I looked at the sky and saw Vanessa leap over me, blood dripping from her arms and Emily in her hands. I jumped up. She was screaming. I was screaming. We ran down to her house. She threw Emily in the back door, yelled, “It’s my blood, not the cat’s!” to her sisters that were inside with friends, then we ran back to my house.

I’d sprinted ahead of her. I was in the downstairs bathroom right off the living room with the hot water running in the bathtub, with two washcloths, a towel, a cup, and alcohol wipes sitting on the counter by the sink.

First, I poured hot water on her arms despite her screams. “I have to rinse off some blood,” I told her in a shaky voice. I hated blood -- it made me faint and lightheaded -- and there were at least fifteen gallons pouring from the massive, gruesome cuts on her arms. Then I told her to take a washcloth, wet it, and rub the dried blood off her arms while I went to breathe un-bloody air.

I walked back in the bathroom to Vanessa on her phone. “Dad, it’s my blood. I’m at ‘Laura the Palmer’s’ house. I’ll be home as soon as I’m cleaned up. See ya when you’re home from work. Dad? Helllllllo?” She looked at the phone, then at me. “Great, my phone died. Wonder how much he heard.” She shrugged.

I ignored her and warned her, “This will hurt. Like heck.” I rubbed alcohol wipes on each cut and bite, then on my hands to get off any trace of blood. “Get the clean washcloth, wet it, and rub down your arms again. I’ll go get paper towels to hold on the cuts till they stop bleeding.”

On the way to the kitchen, I jumped out of my socks. There was a loud, single knock on my open front door, and then Vanessa’s dad, Mr. Bob, ran in, asking where Vanessa was.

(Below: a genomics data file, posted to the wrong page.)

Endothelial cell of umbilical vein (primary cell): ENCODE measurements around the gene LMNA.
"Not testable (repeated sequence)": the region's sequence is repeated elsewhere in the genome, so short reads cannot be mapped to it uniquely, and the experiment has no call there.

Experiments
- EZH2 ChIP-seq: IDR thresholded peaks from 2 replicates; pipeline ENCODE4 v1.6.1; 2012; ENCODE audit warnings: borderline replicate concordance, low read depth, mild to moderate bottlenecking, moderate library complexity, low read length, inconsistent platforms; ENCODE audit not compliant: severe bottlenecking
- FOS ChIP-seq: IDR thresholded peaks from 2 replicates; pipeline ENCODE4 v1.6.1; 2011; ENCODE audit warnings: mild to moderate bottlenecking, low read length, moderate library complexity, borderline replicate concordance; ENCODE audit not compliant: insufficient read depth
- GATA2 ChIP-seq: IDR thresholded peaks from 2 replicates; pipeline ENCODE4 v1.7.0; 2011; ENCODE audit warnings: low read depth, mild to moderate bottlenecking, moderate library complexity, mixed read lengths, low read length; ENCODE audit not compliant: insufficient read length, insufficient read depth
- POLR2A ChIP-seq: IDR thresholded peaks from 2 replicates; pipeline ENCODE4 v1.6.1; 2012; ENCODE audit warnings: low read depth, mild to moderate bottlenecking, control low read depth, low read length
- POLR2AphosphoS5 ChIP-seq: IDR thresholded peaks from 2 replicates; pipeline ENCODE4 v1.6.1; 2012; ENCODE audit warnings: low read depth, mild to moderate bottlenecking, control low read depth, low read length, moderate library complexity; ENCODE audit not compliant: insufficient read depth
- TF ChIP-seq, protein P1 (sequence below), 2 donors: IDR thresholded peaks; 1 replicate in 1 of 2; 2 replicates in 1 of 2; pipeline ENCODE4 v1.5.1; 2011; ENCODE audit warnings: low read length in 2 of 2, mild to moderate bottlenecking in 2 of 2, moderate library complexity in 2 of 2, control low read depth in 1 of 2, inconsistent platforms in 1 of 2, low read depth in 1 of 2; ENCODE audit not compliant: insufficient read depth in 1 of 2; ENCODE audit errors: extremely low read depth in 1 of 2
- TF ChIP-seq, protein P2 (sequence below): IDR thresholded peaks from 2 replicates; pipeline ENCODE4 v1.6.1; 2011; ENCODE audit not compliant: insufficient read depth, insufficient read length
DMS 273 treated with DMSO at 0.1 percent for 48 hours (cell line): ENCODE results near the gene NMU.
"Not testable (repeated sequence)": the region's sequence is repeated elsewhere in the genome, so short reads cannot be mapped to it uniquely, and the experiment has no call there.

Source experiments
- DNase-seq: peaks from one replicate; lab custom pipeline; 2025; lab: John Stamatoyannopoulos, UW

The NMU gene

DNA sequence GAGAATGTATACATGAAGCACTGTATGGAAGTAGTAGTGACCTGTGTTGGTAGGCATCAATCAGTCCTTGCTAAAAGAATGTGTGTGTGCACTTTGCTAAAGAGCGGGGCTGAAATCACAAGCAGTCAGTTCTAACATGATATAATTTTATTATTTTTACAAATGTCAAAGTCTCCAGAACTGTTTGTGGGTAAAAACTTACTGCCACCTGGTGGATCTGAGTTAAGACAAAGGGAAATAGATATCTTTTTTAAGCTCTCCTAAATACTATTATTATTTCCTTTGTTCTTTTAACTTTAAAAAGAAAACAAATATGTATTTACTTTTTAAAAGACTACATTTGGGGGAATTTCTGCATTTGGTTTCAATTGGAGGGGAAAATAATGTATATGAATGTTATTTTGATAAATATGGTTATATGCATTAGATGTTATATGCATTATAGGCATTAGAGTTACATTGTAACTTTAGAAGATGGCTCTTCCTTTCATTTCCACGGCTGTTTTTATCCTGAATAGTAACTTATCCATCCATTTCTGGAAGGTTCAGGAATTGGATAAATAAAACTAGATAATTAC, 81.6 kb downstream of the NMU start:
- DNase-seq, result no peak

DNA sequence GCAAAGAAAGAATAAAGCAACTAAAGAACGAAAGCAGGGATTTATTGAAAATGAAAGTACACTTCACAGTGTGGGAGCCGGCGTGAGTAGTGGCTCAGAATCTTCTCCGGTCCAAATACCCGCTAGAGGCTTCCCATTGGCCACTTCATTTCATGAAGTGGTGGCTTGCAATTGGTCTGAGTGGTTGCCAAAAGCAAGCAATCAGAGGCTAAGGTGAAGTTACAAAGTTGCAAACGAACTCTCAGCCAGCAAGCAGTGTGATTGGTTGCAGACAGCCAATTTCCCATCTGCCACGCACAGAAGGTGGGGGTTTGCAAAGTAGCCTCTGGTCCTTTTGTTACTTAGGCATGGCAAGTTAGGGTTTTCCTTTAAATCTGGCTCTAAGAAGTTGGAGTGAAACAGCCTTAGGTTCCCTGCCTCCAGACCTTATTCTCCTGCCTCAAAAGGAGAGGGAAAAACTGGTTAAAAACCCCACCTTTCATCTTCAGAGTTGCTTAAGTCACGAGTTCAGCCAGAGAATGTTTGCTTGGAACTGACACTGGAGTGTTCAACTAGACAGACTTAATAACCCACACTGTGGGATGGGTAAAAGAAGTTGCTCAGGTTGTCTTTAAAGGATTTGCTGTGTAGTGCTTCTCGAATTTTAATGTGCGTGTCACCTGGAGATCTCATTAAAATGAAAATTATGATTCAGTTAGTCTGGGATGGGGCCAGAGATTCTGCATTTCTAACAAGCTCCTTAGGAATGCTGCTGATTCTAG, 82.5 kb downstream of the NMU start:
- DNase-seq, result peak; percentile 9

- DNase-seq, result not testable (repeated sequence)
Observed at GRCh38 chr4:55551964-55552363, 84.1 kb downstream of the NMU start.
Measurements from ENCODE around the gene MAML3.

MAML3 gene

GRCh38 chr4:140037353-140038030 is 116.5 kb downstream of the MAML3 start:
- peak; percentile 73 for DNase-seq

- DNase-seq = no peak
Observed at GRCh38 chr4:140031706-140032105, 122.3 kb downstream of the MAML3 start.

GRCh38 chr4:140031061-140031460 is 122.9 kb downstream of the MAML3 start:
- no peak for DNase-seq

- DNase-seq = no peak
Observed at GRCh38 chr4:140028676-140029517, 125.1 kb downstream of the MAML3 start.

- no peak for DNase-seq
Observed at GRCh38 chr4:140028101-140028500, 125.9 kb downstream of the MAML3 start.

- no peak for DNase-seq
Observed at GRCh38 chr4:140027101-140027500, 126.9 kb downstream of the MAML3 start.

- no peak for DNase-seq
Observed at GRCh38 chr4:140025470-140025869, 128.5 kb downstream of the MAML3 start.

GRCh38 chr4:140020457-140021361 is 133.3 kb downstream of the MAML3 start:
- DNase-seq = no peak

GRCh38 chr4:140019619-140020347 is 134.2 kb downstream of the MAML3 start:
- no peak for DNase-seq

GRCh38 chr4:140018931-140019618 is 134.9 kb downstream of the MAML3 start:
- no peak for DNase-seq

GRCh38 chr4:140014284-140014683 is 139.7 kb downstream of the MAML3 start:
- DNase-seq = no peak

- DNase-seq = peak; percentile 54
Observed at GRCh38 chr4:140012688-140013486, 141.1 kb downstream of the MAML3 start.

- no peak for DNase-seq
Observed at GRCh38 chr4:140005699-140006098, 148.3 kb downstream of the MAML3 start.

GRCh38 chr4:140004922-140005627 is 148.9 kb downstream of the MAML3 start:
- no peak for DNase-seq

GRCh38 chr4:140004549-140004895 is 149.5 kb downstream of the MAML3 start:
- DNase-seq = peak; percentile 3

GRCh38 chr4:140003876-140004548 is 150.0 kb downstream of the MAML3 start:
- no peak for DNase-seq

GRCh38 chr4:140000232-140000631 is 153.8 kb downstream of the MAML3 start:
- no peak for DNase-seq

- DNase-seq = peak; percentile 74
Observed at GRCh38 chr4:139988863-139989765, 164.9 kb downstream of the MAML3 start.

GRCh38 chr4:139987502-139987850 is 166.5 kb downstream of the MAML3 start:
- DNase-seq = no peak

“Sorry, Dad. My phone died,” Vanessa said through clenched teeth.

“I don’t care about that.” He had a panicky, wild look in his eyes. “We’re going to the hospital,” he told her, grabbing one of her hands lightly and pulling her out the front door to his Jeep, still running and in the middle of the street in front of my house.

“I’ll call you later!” Vanessa yelled out the window as her dad sped to Children’s Hospital in Knoxville. The houses across the street’s occupants -- an old lady in one house and a family of four in the other -- looked at me in question and disbelief. Wonder how much they’d seen.

An hour later, Mom came home from work, asking the typical mom-question. “How was your day?” When I told her my tale, her face was frozen in shock. It was almost humorous how shocked she was. “Is she okay?” she asked.

“No clue. She hasn’t called me. Or texted me. Neither has Mr. Bob. I’ve been a nervous, pacing wreck since though,” I told her.

“Hope she’s okay. You were kinda a hero tonight.”

I thought about that as I walked to the dining room to kill time and finish homework. I couldn’t honestly think of a better way to get a best friend.

An hour after that, at 7:38 that night, I got a text from Vanessa saying, “Three shots, seventy-two bites, sixteen scratches, one ten minute soak in betadine, four tubes of topical ointment a night, plus fresh bandages covering my arms every day. I will never walk a cat on a leash again.”